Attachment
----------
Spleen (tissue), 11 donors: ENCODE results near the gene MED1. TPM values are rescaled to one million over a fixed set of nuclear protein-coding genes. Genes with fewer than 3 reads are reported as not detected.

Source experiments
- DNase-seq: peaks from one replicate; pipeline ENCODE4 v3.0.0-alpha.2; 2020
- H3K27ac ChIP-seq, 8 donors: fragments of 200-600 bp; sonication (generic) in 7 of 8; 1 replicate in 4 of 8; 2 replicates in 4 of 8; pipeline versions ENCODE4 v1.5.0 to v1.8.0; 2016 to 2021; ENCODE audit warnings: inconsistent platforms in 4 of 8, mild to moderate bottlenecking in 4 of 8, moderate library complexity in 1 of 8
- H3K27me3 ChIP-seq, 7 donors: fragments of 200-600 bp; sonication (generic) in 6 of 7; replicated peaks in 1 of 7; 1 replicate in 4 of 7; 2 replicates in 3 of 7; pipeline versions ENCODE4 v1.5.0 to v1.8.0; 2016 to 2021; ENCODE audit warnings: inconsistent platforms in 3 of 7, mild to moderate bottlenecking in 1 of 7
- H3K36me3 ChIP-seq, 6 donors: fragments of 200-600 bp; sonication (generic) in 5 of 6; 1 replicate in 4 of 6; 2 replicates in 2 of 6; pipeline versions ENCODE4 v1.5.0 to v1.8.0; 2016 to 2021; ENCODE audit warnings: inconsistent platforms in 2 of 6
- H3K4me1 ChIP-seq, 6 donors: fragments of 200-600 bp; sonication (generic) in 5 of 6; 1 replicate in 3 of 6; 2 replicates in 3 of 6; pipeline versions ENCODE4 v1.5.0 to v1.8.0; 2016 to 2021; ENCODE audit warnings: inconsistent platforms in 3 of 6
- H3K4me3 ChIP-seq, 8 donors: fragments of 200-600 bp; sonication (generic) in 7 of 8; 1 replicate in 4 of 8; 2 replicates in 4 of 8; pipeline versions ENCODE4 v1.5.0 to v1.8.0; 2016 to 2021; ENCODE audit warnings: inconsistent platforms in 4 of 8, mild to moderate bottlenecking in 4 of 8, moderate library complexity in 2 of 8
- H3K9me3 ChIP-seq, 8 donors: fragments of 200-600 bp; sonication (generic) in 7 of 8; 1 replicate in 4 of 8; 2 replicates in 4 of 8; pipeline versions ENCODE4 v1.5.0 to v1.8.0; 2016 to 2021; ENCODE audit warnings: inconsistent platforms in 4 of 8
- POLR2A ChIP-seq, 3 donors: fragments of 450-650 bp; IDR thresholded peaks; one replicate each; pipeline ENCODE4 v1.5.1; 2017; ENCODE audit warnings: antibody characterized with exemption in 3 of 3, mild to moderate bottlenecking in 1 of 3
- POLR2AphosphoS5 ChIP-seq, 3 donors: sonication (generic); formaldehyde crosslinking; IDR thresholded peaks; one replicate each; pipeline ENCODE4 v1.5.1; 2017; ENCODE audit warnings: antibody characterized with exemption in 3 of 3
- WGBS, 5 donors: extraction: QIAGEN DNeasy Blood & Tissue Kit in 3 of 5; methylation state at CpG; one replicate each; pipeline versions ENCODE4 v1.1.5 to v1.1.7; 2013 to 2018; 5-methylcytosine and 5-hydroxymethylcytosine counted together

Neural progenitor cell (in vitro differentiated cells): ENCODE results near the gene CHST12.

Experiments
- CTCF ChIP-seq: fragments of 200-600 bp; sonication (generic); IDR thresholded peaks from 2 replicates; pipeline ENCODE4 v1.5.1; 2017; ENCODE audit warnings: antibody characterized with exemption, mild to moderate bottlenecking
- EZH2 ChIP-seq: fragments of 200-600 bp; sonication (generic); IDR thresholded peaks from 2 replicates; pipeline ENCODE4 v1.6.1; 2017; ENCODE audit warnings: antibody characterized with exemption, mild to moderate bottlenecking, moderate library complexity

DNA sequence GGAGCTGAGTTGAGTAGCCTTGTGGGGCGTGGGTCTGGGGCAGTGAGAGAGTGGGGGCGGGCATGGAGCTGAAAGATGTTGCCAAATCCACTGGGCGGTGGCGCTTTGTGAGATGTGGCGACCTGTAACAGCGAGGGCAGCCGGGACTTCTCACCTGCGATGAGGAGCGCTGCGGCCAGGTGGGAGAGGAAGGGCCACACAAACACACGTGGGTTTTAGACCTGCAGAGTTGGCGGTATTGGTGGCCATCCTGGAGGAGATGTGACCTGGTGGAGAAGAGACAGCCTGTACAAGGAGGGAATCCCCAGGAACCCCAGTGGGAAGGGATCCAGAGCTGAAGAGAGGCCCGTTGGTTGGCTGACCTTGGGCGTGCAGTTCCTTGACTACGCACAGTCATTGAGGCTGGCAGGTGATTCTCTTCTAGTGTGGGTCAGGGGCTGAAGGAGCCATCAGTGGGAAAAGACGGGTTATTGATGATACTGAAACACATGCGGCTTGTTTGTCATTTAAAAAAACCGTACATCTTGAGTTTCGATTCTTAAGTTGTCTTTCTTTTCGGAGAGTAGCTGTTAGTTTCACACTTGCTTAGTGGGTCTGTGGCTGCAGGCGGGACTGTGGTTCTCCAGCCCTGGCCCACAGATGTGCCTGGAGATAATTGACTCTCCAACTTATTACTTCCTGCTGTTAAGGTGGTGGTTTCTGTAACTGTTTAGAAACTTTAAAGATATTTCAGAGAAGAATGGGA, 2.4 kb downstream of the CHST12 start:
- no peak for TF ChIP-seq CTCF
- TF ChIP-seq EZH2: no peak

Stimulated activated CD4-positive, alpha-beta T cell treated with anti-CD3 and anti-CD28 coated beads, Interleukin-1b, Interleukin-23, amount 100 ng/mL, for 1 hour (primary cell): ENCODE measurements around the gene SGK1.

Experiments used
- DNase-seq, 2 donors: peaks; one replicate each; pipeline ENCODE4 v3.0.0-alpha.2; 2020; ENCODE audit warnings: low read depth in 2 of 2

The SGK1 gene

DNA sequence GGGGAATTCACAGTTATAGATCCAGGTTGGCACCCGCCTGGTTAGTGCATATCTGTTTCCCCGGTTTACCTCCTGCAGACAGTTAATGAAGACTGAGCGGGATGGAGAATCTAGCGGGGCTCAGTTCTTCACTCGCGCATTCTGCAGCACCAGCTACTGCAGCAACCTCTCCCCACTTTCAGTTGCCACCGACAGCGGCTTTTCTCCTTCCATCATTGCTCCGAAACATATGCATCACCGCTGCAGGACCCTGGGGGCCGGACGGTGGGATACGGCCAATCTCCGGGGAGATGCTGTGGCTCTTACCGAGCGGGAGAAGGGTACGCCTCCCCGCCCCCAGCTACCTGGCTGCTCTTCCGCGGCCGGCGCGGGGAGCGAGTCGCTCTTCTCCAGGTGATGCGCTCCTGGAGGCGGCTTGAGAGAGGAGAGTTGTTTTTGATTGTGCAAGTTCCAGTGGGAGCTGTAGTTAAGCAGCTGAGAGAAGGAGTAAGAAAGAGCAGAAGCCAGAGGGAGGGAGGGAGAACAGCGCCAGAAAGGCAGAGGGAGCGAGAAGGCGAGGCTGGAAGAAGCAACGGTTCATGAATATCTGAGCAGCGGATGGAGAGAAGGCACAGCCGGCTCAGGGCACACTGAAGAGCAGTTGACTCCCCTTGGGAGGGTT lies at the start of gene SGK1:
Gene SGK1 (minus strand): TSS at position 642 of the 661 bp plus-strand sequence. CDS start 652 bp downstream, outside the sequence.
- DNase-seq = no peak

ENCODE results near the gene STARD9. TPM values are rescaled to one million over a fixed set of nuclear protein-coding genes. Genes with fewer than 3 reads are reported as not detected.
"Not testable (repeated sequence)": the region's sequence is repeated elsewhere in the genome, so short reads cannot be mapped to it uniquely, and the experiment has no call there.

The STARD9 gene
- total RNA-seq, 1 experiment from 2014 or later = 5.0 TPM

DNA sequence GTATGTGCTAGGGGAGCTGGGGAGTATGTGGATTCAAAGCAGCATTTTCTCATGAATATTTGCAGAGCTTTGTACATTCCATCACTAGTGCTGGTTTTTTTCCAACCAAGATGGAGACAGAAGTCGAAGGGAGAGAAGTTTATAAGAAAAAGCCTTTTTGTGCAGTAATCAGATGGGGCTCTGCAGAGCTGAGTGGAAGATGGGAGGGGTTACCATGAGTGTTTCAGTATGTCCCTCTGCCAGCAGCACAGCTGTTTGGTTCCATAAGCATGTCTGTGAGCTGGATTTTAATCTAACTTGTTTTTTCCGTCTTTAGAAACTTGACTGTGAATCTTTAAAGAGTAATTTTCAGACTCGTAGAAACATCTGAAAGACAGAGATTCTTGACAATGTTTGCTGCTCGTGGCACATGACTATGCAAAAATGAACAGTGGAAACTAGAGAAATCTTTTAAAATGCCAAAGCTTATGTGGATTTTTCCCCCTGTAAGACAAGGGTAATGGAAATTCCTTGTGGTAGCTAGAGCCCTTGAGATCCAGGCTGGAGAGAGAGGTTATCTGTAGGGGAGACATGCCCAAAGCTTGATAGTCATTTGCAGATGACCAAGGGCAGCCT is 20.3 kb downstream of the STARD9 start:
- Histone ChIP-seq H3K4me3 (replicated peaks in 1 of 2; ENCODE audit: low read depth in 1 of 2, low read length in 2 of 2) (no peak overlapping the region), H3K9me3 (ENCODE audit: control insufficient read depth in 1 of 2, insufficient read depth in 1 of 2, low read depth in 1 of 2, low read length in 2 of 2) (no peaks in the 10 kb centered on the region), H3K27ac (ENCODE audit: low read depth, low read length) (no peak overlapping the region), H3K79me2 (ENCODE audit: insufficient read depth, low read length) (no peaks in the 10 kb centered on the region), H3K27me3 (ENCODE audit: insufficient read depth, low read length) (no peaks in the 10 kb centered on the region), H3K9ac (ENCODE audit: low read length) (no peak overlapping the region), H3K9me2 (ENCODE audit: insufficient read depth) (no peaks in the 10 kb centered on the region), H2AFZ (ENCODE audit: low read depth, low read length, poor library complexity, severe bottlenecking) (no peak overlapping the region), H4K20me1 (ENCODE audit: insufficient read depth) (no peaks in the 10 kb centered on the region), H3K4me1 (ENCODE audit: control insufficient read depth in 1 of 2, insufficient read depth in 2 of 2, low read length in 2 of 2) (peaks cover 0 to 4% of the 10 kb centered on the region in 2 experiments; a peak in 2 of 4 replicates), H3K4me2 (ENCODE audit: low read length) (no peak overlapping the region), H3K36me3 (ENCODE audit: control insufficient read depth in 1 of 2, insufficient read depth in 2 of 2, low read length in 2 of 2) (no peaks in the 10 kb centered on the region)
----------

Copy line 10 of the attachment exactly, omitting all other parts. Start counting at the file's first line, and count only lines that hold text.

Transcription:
- POLR2A ChIP-seq, 3 donors: fragments of 450-650 bp; IDR thresholded peaks; one replicate each; pipeline ENCODE4 v1.5.1; 2017; ENCODE audit warnings: antibody characterized with exemption in 3 of 3, mild to moderate bottlenecking in 1 of 3